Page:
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Yes, I Can Walk in These

Gail Becker

More Than Just a ‘Plus One’

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I’m starting to feel bad for Amal Clooney. There, I said it.

Sure, she has the hats, hair and hubby that would hardly elicit pity, so I am quite surprised with this sudden bout of sympathy.

And yet, as a famed human rights lawyer, she often doesn’t get the respect she has earned. Just this week, a UK Tory justice minister claimed that that this Oxford educated expert only gets assigned high-profile cases because of her marriage to actor George Clooney.

Add that to AP’s sexist tweet last week that referred to Clooney as the ‘actor’s wife’ (a.k.a. George) in a story about three Al-Jazeera journalists. (Inquisitor)

Associated Press Tweet, Amal Clooney

George Clooney isn’t alone, of course, in having married a successful woman. Fellow actors Joseph Gordon Levitt and Eddie Redmayne did it. Facebook’s Mark Zuckerberg did it a few years back, and Presidents Clinton and Obama might have even started the trend. They each married today’s version of a trophy wife, as best summed up by Kristen Houghton in a Huffington Post blog.

The term ‘trophy wife’ has taken on a new, more upscale meaning. Men are finding the most attractive and sexually desirable women are not brainless beauties whose sole function is to look good and stay quiet, but women who are making good money and are in positions of power (See: Amal Clooney). The woman who got ahead on her looks by marrying a “sugar daddy” is now being replaced by the woman who is equal to her man in earning power and career position. That’s sexy.

Recently, I was invited to a professional dinner as the guest of a CEO. When the table seating assignments were sent in advance, I was surprised by what I saw: all the names and business titles of the guests (mostly male executives) were listed. Mine was the only one void of a title.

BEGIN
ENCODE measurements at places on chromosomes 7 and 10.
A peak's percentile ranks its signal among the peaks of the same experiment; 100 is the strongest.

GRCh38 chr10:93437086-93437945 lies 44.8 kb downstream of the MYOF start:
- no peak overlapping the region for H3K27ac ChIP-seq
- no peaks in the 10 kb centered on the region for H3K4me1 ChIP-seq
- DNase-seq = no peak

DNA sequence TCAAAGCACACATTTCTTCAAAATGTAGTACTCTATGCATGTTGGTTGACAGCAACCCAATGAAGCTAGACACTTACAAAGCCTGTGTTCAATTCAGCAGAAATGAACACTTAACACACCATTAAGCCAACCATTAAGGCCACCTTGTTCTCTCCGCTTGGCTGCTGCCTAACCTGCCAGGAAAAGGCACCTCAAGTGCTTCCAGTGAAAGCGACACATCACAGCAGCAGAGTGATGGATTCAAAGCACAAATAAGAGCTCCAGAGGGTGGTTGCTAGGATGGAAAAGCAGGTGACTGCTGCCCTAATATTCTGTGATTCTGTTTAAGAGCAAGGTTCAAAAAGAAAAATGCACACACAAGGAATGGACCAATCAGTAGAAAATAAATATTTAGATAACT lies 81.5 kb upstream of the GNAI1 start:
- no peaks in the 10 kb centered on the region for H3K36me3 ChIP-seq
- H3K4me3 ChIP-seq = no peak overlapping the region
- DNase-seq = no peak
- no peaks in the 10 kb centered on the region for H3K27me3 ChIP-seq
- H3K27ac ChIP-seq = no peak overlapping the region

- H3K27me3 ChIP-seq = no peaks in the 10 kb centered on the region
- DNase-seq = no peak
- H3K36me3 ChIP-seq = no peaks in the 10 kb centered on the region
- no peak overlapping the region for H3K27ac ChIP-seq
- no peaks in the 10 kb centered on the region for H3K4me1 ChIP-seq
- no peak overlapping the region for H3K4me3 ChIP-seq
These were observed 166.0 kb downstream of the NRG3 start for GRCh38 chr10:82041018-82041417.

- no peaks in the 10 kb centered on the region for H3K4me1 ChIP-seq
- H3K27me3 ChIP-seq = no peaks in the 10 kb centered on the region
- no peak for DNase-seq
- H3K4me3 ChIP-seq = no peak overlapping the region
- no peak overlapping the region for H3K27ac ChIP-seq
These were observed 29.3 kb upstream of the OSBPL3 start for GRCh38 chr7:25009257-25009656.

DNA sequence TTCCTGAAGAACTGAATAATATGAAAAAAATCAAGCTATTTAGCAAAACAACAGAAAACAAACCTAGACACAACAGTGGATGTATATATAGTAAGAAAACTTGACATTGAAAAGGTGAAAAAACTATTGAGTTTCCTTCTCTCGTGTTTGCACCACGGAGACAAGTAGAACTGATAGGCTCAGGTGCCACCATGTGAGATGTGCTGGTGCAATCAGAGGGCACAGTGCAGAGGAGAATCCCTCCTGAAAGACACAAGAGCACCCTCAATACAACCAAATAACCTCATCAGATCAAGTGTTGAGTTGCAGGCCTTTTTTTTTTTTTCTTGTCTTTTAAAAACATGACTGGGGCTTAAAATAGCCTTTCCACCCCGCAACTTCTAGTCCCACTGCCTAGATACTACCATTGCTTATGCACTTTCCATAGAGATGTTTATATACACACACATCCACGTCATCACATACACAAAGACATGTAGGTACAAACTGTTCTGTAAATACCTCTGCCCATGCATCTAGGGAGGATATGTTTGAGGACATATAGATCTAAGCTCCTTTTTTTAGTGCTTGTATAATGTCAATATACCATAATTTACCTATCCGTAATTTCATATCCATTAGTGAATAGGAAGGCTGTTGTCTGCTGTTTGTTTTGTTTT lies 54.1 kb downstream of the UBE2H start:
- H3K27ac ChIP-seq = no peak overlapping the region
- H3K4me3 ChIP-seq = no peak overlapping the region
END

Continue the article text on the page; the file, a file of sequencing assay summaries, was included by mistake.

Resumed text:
Then it hit me: I was a “plus one.”

The whole experience left me wondering how much do our titles really matter and do they matter more to women?

The answer, it seems, is debatable, though there is most certainly an emotional factor at play. As pointed out in, Job Titles: What’s In a Name? “Job titles have a much more significant effect than simply determining a pay grade and can have a deep psychological effect on employees – even determining how they perform in their jobs.”

According to a Career Builder survey, “more than half (55 percent) of respondents (men and women) said their job title isn’t an important factor in their decision to [stay with or leave a company]. When asked what’s more important than the job title, employees said pay, schedule flexibility, the ability to make a difference and challenging work, among other things.”

But for many women, titles may symbolize slightly more. I suspect I’m not the only female executive who has been mistaken for my CEO’s assistant.

Perhaps, in the same way the definition of trophy wife has evolved, society is now falling close behind. According to a recent piece in the Harvard Business Review, Rethink What You “Know” About High-Achieving Women, “the highly educated, ambitious women and men of Harvard Business School don’t differ much in terms of what they value and hope for in their lives and careers. Career-related factors figured prominently in their early definitions of success: Men and women mentioned job titles, job levels and professional achievements at roughly the same rates.”

So, I suppose that in today’s ever-evolving society we should be equally conscious of the proper title for all. Even when that title may (inadvertently) be as simple as a “plus one.”

Just ask that famous actor; you know, the one married to Amal.

Gail Becker is Edelman’s president of strategic partnerships and global integration, and is the founding chair of Edelman’s Global Women’s Executive Network.

  • Blair Donald

    Very interesting perspective, and an experience that I think tells a lot. Take a moment to notice something next time you address a group of men, or the next time you are talking to a male friend when another male friend comes along. More likely than not, you will either not be addressed or have to work much harder to have your voice heard.
    For these reasons, I think titles are even more important where women are concerned. It is not inherently ingrained into people’s minds to think of women as more than a “plus one” and a title can serve as an important reminder that indeed they are much more.

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